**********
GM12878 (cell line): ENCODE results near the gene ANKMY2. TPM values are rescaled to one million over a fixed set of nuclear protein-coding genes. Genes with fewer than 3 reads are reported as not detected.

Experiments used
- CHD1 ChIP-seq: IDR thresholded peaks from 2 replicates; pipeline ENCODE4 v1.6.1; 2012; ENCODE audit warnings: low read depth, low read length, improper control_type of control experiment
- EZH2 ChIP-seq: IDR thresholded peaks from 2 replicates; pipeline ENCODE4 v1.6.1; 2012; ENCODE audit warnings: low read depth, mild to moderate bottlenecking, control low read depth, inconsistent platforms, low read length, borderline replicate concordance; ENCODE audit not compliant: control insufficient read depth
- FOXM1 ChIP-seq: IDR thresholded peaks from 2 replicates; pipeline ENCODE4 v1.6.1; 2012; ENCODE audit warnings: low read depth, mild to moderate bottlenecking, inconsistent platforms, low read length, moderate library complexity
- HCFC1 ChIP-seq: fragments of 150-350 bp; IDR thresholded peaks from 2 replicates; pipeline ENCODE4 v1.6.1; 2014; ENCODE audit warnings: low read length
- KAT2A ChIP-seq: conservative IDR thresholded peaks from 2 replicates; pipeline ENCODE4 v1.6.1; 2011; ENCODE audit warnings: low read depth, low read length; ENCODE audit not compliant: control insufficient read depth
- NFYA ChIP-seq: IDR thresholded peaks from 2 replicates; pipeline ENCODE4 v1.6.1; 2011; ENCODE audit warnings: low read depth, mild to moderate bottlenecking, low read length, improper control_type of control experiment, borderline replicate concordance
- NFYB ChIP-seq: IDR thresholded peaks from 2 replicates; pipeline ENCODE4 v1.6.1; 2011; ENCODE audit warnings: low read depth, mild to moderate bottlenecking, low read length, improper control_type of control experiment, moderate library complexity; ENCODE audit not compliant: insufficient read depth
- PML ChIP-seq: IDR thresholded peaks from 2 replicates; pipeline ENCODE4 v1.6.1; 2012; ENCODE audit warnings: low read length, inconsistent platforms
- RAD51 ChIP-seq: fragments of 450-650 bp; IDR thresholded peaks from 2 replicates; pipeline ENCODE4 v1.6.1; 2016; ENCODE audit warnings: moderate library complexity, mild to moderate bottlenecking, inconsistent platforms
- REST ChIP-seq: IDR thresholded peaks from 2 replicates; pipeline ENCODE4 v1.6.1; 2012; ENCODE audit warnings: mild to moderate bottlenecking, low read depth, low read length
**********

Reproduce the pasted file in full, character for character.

GM12878 (cell line): ENCODE results near the gene ANKMY2. TPM values are rescaled to one million over a fixed set of nuclear protein-coding genes. Genes with fewer than 3 reads are reported as not detected.

Experiments used
- CHD1 ChIP-seq: IDR thresholded peaks from 2 replicates; pipeline ENCODE4 v1.6.1; 2012; ENCODE audit warnings: low read depth, low read length, improper control_type of control experiment
- EZH2 ChIP-seq: IDR thresholded peaks from 2 replicates; pipeline ENCODE4 v1.6.1; 2012; ENCODE audit warnings: low read depth, mild to moderate bottlenecking, control low read depth, inconsistent platforms, low read length, borderline replicate concordance; ENCODE audit not compliant: control insufficient read depth
- FOXM1 ChIP-seq: IDR thresholded peaks from 2 replicates; pipeline ENCODE4 v1.6.1; 2012; ENCODE audit warnings: low read depth, mild to moderate bottlenecking, inconsistent platforms, low read length, moderate library complexity
- HCFC1 ChIP-seq: fragments of 150-350 bp; IDR thresholded peaks from 2 replicates; pipeline ENCODE4 v1.6.1; 2014; ENCODE audit warnings: low read length
- KAT2A ChIP-seq: conservative IDR thresholded peaks from 2 replicates; pipeline ENCODE4 v1.6.1; 2011; ENCODE audit warnings: low read depth, low read length; ENCODE audit not compliant: control insufficient read depth
- NFYA ChIP-seq: IDR thresholded peaks from 2 replicates; pipeline ENCODE4 v1.6.1; 2011; ENCODE audit warnings: low read depth, mild to moderate bottlenecking, low read length, improper control_type of control experiment, borderline replicate concordance
- NFYB ChIP-seq: IDR thresholded peaks from 2 replicates; pipeline ENCODE4 v1.6.1; 2011; ENCODE audit warnings: low read depth, mild to moderate bottlenecking, low read length, improper control_type of control experiment, moderate library complexity; ENCODE audit not compliant: insufficient read depth
- PML ChIP-seq: IDR thresholded peaks from 2 replicates; pipeline ENCODE4 v1.6.1; 2012; ENCODE audit warnings: low read length, inconsistent platforms
- RAD51 ChIP-seq: fragments of 450-650 bp; IDR thresholded peaks from 2 replicates; pipeline ENCODE4 v1.6.1; 2016; ENCODE audit warnings: moderate library complexity, mild to moderate bottlenecking, inconsistent platforms
- REST ChIP-seq: IDR thresholded peaks from 2 replicates; pipeline ENCODE4 v1.6.1; 2012; ENCODE audit warnings: mild to moderate bottlenecking, low read depth, low read length